Matt Morello’s Ella sailing skiff model photos
Intheboatshed.net reader Matt Morello has sent me some photos of a model of the sailing version of the Ella skiff he has been working on, and once again I’m pretty chuffed.
One of my intentions with this series of designs was that they should be simple, conventional and easy to build, and that they should look ‘right’ – and although I haven’t had time to make a model myself, to me this little boat seems to fulfill my criteria.
Here are a couple of quotations from Matt’s emails:
‘Enclosed are some photos of my progress on an Ella sailing skiff model. She’s not quite done, but is close to finishing up nicely. I began it out of scrap balsa among other model boats I’ve been working on and I’m quite pleased with how she’s turning out. I can imagine that building her full-size would not be a difficult project to handle…
‘Thanks, Matt Morello, Connecticut
‘PS I wanted to let you know I enjoy your site immensely… Your site and the progress of your designs have been a source of endless entertainment, information, and encouragement for me.’
Thanks Matt – it’s a great pleasure to see and share these photos, and I’m very pleased you think intheboatshed.net is a force for good! I love the choice of background packing cases, by the way…
Seriously, I appreciate for feedback on my plans, both in relation to building and using the boats, I’m always pleased to receive photos, and grateful too for news of the adventures on which the boats sometimes take their owners.
To download the construction plans for the sailing version of the Ella skiff together with the drawings Matt has been working from, click here.
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8 thoughts on “The first model of an Ella sailing skiff”
Man, that looks cool. I need to get started on my model. Well done to both of you, I think that is an awesome looking boat. I don't know what 'chuffed' means, but I think I feel it too. 🙂
fine work, and nice boxes behind the table :-))
makes me wonder about a couple of things.
How close will building these kind of models bring you to the actual boat? What I mean is, would this be something called a good practice when designing and building your own boat (or adapting plans from others…) to investigate or familiarise with the actual lofting and construction?
Secondly (I am merely a starting boat builder and haven't built models other than the prefabricated plastic models as a kid 🙂 )
what kind of glue to use on models this size. I think I have an understanding of what tools to use to cut out and shape the pieces.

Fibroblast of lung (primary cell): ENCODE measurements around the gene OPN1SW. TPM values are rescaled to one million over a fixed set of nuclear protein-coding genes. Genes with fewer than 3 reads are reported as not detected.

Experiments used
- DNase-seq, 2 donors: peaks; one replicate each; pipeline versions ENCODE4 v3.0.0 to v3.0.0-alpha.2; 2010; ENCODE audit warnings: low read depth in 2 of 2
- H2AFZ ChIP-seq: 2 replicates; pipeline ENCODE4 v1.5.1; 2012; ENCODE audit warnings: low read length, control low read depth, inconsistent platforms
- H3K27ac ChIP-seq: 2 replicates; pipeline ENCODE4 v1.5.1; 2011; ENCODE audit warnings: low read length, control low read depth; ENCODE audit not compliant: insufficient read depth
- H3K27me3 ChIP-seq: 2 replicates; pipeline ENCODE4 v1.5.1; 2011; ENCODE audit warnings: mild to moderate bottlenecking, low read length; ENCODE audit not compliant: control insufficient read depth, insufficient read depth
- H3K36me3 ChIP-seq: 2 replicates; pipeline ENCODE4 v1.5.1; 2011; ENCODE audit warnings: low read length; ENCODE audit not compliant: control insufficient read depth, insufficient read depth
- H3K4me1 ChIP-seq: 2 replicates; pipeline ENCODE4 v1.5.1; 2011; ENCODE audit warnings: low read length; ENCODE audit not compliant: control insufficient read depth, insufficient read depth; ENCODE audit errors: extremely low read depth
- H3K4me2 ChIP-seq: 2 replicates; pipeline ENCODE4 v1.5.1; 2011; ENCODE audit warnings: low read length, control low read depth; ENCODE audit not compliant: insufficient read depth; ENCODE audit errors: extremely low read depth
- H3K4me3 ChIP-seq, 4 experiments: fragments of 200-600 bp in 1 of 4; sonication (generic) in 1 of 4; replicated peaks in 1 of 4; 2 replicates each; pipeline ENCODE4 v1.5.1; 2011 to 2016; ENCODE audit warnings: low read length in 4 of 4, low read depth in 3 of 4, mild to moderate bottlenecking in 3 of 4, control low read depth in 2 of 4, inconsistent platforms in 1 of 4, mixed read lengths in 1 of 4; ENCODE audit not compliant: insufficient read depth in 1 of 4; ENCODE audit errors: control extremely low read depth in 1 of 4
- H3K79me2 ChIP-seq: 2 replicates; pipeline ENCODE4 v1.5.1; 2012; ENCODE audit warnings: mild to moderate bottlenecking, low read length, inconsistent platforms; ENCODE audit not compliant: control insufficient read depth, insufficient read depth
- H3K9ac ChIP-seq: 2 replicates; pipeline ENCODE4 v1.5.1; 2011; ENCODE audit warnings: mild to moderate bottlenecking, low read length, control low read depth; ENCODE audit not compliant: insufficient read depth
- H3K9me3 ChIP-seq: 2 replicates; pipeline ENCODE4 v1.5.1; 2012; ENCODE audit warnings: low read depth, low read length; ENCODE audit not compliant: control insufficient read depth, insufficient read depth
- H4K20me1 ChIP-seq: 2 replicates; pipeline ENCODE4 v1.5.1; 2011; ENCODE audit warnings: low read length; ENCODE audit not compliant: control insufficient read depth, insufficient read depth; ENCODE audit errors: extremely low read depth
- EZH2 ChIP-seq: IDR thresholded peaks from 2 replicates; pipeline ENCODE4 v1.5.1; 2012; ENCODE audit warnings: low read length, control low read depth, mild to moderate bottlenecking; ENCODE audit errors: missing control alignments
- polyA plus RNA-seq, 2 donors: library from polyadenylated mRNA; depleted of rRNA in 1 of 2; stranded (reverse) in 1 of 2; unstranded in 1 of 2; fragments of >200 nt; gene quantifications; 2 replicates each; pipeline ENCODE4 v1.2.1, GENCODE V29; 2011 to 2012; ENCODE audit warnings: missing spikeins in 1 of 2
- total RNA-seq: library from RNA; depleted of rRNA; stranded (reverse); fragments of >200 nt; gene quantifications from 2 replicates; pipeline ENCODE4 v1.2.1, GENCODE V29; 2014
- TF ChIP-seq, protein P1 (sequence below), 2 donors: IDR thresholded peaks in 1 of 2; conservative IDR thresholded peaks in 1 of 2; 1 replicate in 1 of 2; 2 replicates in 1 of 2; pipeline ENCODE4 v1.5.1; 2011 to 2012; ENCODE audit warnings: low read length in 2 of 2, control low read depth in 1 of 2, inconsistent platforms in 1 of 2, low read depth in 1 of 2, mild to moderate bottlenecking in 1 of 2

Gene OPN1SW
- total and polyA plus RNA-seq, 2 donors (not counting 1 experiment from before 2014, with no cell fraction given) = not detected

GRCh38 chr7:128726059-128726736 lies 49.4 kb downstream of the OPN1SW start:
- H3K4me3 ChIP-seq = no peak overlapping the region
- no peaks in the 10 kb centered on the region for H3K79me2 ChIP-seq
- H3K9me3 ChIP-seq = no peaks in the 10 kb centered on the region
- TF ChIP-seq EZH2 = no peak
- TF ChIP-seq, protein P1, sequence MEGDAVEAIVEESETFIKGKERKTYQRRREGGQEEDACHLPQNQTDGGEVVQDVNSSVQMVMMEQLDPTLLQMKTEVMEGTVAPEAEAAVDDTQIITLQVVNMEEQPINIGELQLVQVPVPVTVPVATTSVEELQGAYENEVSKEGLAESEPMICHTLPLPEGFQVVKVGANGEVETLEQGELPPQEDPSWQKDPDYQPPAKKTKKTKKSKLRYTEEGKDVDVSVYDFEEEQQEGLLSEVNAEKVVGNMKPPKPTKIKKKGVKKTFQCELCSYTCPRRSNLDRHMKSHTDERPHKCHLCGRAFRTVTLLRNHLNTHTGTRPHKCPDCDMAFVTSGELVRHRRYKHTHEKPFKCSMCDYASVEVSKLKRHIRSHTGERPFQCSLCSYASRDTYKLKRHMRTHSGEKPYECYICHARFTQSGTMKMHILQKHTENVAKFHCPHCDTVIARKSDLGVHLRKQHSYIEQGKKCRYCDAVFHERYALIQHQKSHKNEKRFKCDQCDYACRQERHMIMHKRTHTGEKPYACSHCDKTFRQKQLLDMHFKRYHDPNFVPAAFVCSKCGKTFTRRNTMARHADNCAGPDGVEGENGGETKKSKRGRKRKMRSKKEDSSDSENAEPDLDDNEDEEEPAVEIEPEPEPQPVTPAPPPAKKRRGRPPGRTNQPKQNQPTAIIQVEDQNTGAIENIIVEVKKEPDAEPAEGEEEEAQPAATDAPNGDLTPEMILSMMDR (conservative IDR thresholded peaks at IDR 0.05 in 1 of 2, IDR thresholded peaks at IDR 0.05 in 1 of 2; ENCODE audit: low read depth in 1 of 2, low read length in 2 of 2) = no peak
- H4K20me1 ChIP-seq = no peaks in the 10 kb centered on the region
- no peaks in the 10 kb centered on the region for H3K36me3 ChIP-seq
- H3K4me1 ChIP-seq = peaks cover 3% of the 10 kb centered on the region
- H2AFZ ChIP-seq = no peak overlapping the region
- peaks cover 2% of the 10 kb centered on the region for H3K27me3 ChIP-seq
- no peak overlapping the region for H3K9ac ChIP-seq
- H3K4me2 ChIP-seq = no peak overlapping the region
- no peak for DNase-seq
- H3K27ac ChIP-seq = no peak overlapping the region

Keep up the good work! These kind of public projects ooze being chuffed (if Google doesn't put this page in the top 10 links when searching for chuffed I don't know anymore)
Building a model builds confidence in the builder and in the design. It shows how the design works, and reveals which parts of the project will be difficult and which will be easy.
I think building a model is always the best first step.
What you won't learn is how to make joints or epoxy fillets, and you won't find out whether you will enjoy completing a real boat build – real boats take a bit longer, need a bit more determination and require more investment in materials!
Hello Gavin, I am newbie to boat buildung and after finding your website it brings much information and inspiration to me! Thank you for that.
As a first attempt in later real boat building I started to build an Ella model for my little daughter. Well she wants a pirate ship, so I have to make still some changes… 😉
I printed the pdf in format DIN A 3 (this means a 41 cm Ella) on a cardboard and glued the hull for getting practice. While doing this I noticed, that side panels are a few longer than the bottom, ca. 0.5 cm. So the printed first frame lines are on the the same level , but going to the back, the side frame line is more and more behind the bottom line in the plan. Is there a reason for this, maybe it's because I use thin cardboard?
Regards from Germany,
I'm sorry you're having trouble; I'm always very pleased when someone builds a model or even a real boat from my plans.
I really don't know why the bottom should be longer than the boat, and – noone else has mentioned a problem, as far as I can remember. For the purpose of making a model, I guess you could trim the bottom to fit the rest of the boat?
Do you see a similar problem with the full size plans?
I am not experienced in CAD applications, so I use the pdf files for the model. It is not a real problem, I just shortened side panels, cutting half cm of them. Because its my first stitch & glue model I tried to find out, whether there is a misunderstanding of the plans from my side before cutting plywood panels.
Here are four pictures to illustrate the growing distance between frame lines in side and bottom panels:
4 Pictures in Picasa
I don't know what the problem might be – if I get a moment later today I will make the same model.